When Europeans first encountered rock art of the San people, or Bushmen, in southern Africa some 350 years ago, they considered it primitive and crude. They were just “Bushman paintings,” two-dimensional accounts of hunting and fighting and daily life. Twentieth-century scholars had much more respect for the aesthetics of the paintings—often finely detailed and exquisitely colored—but many also viewed them largely as narrative accounts of hunter-gatherer life. A closer look in recent years has yielded another picture altogether. For the San, rock paintings weren’t just representations of life; they were also repositories of it. When shamans painted an eland, they didn’t just pay homage to a sacred animal; they also harnessed its essence. They put paint to rock and opened portals to the spirit world. When entering a trance, shamans often bleed from their nose and experience excruciating physical pain. The shamans’ arms stretch behind them as the transformation into the spirit world takes place. Scholars believe that the trance dance serves as the foundation for rock art, and clear corollaries between cave images and trance ceremonies appear in the ...cave paintings. These ancient images offer a record into ages past. Source Drakensberg Tourism


Photos by CharlesFred

Amongst the San Bushmen there are no formal ceremonies or elaborate preparation for child birth. The expectant mother will simply go behind a bush and give birth to the baby. She may take a female relative for support and comfort. Once she a has given birth she gets back to her daily routine.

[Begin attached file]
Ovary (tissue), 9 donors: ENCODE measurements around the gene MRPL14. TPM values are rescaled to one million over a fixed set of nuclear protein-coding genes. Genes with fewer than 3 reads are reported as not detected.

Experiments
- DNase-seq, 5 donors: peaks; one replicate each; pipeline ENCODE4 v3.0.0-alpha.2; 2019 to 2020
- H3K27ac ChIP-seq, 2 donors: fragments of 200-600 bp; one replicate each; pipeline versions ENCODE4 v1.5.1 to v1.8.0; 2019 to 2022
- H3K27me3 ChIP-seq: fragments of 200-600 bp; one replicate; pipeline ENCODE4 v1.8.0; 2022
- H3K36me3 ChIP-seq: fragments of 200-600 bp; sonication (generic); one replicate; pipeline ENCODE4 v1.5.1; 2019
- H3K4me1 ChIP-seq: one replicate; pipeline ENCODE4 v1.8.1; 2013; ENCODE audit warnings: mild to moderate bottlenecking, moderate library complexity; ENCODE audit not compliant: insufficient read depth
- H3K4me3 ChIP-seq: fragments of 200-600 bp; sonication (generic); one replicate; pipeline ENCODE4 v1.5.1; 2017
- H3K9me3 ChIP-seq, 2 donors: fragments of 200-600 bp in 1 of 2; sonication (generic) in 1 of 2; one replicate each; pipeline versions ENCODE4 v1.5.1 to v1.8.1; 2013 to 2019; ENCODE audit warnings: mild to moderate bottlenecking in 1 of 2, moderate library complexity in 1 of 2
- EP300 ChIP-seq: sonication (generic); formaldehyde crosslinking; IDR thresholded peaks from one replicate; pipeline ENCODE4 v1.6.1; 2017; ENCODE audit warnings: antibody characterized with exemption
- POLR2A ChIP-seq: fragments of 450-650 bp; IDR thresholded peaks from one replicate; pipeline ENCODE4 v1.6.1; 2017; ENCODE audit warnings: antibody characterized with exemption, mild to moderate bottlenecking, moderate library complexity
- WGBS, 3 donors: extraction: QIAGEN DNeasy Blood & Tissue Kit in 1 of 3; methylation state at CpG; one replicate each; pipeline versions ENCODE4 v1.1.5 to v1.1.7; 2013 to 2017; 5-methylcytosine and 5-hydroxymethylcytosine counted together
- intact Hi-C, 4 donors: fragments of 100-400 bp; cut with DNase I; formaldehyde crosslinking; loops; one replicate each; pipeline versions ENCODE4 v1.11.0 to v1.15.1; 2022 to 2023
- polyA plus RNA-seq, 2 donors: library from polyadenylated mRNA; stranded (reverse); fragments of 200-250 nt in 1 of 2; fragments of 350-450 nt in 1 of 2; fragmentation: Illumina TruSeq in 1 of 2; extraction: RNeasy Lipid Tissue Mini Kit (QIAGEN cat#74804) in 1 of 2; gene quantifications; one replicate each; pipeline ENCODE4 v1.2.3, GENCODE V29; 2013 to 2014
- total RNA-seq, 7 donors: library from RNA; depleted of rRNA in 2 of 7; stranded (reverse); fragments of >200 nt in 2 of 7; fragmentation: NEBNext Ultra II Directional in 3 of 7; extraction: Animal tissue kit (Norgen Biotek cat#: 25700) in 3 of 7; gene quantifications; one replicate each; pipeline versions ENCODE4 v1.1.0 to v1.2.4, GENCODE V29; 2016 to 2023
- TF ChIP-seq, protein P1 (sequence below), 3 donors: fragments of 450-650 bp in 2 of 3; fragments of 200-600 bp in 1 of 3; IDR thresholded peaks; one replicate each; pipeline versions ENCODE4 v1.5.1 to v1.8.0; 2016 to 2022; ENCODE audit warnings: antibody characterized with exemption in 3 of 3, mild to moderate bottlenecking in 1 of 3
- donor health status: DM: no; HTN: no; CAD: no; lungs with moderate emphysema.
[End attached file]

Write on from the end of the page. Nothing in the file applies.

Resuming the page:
If a child is born under very severe drought conditions, when the fertility of the Bushman women are in any case low, perhaps to prevent such an occurrence. The mother will quietly relieve the just born baby of severe and certain future suffering by ending its life. This is most likely to happen in lean years, if she is still suckling another child and will obviously not be able to feed both of the children. This is accepted behaviour, and born out of necessity and not malice or any other consideration. It stems from the simple reality of live in a harsh climate, and the realisation that the life of the child that a lot has already been invested in, and that might be put at risk by tender feelings for a new-born that are in any case likely to die soon, are not likely to have a good outcome.

Death is a very natural thing to the Bushmen as shown by the following lines from a Bushman song, quoted by Coral Fourie in her book "Living Legends of a dying culture".